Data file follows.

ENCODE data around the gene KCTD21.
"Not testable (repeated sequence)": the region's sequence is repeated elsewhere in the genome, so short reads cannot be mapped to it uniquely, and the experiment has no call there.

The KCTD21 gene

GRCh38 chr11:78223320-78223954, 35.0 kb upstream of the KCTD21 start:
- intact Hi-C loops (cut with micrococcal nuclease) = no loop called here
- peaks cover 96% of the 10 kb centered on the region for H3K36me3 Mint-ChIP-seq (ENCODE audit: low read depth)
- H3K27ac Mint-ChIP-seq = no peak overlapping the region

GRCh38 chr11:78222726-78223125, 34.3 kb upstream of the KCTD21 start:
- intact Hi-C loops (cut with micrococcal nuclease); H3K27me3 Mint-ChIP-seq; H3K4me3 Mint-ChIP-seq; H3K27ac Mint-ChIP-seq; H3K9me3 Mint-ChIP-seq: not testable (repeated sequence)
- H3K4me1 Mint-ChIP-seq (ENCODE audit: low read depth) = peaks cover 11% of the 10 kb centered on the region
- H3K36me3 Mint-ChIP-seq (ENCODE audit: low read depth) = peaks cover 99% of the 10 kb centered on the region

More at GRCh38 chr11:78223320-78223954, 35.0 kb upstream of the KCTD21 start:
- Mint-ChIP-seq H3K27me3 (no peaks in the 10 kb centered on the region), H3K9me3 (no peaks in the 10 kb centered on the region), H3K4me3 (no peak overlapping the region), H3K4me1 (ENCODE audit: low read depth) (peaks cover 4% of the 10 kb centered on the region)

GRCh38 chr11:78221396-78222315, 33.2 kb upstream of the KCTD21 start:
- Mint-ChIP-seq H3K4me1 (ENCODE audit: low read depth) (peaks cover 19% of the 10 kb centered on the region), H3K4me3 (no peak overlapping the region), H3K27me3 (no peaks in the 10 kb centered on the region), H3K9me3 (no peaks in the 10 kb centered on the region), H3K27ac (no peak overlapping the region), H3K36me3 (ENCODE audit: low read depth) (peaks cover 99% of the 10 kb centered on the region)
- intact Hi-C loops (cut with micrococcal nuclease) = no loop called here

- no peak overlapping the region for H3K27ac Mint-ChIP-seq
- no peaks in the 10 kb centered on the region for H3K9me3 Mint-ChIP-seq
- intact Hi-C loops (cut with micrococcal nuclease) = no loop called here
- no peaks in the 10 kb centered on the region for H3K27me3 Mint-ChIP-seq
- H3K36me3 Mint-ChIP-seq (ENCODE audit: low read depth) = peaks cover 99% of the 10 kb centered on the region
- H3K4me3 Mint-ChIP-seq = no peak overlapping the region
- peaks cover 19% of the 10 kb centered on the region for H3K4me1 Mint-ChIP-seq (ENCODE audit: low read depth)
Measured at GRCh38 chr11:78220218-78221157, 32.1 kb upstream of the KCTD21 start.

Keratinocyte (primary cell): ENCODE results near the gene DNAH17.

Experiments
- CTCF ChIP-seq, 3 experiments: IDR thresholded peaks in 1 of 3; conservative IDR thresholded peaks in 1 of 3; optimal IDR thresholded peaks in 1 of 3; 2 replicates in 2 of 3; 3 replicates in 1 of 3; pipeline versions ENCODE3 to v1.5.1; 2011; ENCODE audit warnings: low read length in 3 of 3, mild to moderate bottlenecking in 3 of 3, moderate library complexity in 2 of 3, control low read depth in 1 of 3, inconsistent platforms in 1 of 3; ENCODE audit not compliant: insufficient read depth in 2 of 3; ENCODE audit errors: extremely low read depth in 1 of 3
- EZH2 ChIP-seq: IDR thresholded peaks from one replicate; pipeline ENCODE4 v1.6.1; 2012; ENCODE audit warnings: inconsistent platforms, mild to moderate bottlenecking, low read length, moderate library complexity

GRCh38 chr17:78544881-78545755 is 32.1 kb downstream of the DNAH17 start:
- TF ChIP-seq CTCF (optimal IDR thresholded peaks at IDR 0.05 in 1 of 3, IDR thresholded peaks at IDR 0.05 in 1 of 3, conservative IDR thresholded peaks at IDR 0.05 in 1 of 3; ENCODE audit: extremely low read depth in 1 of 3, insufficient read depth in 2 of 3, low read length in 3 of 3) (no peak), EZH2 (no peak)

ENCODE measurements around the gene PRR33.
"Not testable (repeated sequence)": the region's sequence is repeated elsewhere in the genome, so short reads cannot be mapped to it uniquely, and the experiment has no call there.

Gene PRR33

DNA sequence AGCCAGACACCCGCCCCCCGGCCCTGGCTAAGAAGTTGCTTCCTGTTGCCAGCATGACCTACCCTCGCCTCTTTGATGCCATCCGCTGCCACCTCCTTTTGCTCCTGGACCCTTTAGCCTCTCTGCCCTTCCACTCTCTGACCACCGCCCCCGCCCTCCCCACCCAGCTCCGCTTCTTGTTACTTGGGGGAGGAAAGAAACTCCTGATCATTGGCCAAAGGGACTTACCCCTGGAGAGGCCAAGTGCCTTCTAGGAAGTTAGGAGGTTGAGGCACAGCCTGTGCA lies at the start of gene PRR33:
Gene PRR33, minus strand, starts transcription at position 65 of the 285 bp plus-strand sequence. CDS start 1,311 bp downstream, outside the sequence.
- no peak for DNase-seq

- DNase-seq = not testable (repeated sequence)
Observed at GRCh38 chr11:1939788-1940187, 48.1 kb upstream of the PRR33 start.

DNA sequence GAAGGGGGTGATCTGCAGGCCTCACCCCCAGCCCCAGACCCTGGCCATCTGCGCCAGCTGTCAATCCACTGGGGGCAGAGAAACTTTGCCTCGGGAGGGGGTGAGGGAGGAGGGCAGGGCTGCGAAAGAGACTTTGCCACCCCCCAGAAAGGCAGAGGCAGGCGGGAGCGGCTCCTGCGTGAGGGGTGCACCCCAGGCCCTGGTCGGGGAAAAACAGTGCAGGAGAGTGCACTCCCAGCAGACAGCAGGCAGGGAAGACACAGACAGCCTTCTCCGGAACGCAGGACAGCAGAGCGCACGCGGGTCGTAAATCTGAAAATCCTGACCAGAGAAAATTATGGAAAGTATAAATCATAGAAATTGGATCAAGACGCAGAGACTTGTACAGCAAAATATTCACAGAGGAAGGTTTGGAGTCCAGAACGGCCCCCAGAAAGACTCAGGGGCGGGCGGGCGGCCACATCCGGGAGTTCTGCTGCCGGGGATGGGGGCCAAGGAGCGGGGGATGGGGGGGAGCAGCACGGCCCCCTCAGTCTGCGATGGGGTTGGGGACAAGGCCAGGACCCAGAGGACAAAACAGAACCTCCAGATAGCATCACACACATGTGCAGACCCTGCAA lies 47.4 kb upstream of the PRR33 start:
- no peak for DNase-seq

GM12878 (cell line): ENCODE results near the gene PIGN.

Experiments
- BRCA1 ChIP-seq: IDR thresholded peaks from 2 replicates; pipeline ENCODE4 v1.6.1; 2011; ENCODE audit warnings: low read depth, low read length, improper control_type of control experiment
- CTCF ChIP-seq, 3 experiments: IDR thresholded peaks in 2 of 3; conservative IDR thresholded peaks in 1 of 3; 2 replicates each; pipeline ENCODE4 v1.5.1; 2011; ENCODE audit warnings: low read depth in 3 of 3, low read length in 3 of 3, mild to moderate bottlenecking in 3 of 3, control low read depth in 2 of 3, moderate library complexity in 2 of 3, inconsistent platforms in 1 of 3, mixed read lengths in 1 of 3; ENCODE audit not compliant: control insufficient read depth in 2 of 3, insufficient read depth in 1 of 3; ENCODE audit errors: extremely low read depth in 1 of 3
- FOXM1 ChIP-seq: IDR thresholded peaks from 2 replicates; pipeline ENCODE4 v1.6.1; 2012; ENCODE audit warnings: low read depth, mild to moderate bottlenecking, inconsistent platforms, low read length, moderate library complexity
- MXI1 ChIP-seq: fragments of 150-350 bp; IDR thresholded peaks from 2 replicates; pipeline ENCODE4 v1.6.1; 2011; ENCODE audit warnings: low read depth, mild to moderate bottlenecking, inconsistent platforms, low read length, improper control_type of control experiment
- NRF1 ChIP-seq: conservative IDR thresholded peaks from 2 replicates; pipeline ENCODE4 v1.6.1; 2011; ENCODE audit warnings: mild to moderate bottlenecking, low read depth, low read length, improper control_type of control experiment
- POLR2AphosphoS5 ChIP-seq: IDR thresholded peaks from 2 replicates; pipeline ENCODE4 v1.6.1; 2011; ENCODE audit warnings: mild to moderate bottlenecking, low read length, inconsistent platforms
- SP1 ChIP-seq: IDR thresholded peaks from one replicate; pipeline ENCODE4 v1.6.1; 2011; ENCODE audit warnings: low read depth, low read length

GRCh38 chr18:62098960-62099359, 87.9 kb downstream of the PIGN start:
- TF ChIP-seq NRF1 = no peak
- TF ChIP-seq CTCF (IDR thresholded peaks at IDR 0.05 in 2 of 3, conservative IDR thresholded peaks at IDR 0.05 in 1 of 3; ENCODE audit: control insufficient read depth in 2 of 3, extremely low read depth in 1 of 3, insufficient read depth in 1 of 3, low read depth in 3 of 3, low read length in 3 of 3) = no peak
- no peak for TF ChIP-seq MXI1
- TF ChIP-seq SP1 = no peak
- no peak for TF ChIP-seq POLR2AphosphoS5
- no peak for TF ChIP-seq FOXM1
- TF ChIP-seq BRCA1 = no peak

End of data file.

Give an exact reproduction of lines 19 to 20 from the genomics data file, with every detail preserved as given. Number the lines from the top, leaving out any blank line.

- intact Hi-C loops (cut with micrococcal nuclease) = no loop called here
- no peaks in the 10 kb centered on the region for H3K27me3 Mint-ChIP-seq